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How I use Long Tail Pro

As part of my effort in tracking down keywords for ad sales for my MVPs I’ve started using Long Tail Pro as my main goto for keyword mining. I’m only a few weeks in and not a wizard with the product, but I can find my way around and it is making my life easier. I was using the Google keyword tools but LTP basically wraps the Google API with a bunch of extra features. The app requires a Moz and a Google account to work as it uses your API keys from both to talk to both services rather than using their own. This prevents one person attempting to lookup every keyword on the planet from taking the service down for everyone else.

The basic workflow is as follow:

Create a new project and add seed words for it to do mining on. For sake of argument, let’s look for keywords related to the common, improperly used term “monkey” (yes, I know apes and chimps aren’t monkeys but work with me).

Screen Shot 2015 10 14 at 5 59 34 AM

Long Tail Pro will then reach out to your Google AdWords account and start plugging away at the keyword tool. If you have the extended options turned on, Google will start hitting you with Captchas to verify that you’re a human so you can’t wander off. On the default settings, I haven’t hit that limitation yet and can click go and then go find coffee. You can track progress in the top bar that looks like:

Screen Shot 2015 10 14 at 6 03 03 AM

Eventually, depending on the keywords and result set, you’ll get your data back. The output looks like the following partial screen shot:

Screen Shot 2015 10 14 at 6 06 12 AM

I’ve sorted this based on searches. The columns are reasonably self explanatory. The keywords in column one expand and will fetch the first page Google results for that keyword. Again with monkeys we get:

Screen Shot 2015 10 14 at 6 11 44 AM

I’m glad to see that info about actual monkeys ranks higher than the band Arctic Monkeys despite them having 40k links.

Going back to the columns, the remaining headers are suggest bid, searches, and competition. The big should be pretty straightforward, it’s what Google is telling you the minimum price for a cost per click bid should be. Searches will give you some idea of how much traffic you can expect. Keep in mind that it’s Local searches (based on the country of the Google session/browser you’re using (.com,.uk,.it,.de,etc)) and not Global (all the Googles combined). Local v Global is a toggle in the settings tab. Finally keyword competition, again from google’s perspective, which basically boils down to how many advertisers are willing to duke it out to buy ads for those terms.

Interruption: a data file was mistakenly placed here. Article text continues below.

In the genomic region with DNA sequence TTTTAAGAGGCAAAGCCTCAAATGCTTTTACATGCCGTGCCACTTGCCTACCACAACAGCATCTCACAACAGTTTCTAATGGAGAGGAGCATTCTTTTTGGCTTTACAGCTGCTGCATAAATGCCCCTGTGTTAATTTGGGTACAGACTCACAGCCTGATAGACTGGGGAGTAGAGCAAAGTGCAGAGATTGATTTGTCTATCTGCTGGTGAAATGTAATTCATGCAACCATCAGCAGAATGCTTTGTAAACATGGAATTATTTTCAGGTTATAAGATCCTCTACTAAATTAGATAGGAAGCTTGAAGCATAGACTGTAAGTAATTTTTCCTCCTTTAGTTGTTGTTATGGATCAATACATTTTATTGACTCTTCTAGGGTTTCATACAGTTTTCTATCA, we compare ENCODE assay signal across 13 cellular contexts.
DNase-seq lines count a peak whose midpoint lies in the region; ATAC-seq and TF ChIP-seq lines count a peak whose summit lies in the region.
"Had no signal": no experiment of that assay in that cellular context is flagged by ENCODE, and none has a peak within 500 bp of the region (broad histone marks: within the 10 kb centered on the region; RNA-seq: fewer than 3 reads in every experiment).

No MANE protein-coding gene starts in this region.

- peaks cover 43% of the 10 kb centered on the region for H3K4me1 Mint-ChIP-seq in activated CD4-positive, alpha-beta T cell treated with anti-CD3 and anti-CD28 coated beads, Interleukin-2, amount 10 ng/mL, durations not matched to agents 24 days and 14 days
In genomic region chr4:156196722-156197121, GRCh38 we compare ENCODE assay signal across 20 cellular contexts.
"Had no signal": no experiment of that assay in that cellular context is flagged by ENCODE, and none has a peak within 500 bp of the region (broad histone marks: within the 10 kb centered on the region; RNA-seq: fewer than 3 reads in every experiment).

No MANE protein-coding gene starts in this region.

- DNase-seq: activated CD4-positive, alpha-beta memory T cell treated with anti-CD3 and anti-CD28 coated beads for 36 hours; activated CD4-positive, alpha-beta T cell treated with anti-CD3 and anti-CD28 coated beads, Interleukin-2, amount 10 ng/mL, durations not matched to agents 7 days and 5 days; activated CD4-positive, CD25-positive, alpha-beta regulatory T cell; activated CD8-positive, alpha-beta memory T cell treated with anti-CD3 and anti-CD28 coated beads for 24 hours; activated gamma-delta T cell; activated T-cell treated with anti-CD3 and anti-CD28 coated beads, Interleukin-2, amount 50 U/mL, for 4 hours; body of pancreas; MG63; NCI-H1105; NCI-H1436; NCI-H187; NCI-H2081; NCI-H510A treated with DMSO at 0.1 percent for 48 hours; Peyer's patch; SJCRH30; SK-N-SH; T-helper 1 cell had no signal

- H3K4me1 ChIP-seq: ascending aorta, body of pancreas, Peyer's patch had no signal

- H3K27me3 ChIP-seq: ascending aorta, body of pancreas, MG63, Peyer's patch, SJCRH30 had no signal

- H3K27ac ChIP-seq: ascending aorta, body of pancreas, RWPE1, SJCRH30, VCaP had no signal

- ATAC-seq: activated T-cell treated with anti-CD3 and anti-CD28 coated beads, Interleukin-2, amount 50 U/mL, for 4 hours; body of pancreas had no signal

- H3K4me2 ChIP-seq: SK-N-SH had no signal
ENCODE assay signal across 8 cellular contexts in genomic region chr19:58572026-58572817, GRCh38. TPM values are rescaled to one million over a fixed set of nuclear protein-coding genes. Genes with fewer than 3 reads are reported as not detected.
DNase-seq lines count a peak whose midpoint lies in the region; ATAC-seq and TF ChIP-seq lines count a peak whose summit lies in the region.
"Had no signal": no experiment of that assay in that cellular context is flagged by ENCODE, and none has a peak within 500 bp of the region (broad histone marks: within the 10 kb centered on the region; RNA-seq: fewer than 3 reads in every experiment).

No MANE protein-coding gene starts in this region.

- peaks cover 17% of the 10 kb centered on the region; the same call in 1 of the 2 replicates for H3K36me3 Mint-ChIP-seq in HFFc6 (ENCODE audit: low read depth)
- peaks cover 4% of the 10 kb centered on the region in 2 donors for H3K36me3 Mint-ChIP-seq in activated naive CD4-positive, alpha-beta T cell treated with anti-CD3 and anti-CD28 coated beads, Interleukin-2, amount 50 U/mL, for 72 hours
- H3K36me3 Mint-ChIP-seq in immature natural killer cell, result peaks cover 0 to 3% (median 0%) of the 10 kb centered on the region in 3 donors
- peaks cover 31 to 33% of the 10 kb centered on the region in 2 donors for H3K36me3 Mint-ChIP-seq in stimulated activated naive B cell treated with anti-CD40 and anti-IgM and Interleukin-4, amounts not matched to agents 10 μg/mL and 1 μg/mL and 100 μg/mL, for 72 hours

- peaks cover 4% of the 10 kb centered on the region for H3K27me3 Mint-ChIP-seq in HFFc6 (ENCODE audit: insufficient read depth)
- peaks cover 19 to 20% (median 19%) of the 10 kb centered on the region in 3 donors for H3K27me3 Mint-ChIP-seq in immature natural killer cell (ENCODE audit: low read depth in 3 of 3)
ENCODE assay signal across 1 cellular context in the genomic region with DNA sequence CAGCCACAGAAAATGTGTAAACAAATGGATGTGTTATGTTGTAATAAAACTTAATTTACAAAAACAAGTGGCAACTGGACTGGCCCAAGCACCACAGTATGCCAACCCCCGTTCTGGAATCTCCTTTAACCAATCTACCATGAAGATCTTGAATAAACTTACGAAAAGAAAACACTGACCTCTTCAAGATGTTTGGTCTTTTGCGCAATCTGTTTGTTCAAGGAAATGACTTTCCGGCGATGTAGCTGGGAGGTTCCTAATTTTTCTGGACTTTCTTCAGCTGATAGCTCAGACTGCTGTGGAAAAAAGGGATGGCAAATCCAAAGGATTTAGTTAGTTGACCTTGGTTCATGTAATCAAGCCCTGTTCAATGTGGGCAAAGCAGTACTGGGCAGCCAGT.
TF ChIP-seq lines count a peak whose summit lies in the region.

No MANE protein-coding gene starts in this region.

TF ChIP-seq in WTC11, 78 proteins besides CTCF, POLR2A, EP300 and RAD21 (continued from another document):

Finally, you can use the Rank Checker tool that comes with it to analyze any site and figure out how they rank for a given keyword. I use that on this blog to determine how I’m doing for area’s that I want to write about. Here’s an example of my checking how I rank on the term ‘startups’ on Google and Bing (hint: at 250+, I don’t really). Thankfully I rank really high on my own name.

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So, what do I do with the data?

Well, I use the Rank Checker output to tune my site by writing more content in the areas I want to write in. That’s a pretty straightforward use of the technology. One might consider pointing it at a website they want to compete against and see what they’re ranking for. Where you point this thing is really non of my business ;).

With the ad buys I’m now doing, I use Long Tail Pro to find keywords to use that people are a) actually generating enough volume for that are b) cheap enough to buy and c) have low to medium competition. Once I have a decent list, it’s a matter of clicking the export button to write to csv, and then importing the same csv into AdWords as my keword list, writing copy, and clicking enable.

If you have any questions, comments, concerns, feel free to hit me up. If you want a copy, click the banner ad below. I’ll get a small commission and you’ll get a valuable tool for mining keywords. Everyone wins.

-Karl

 

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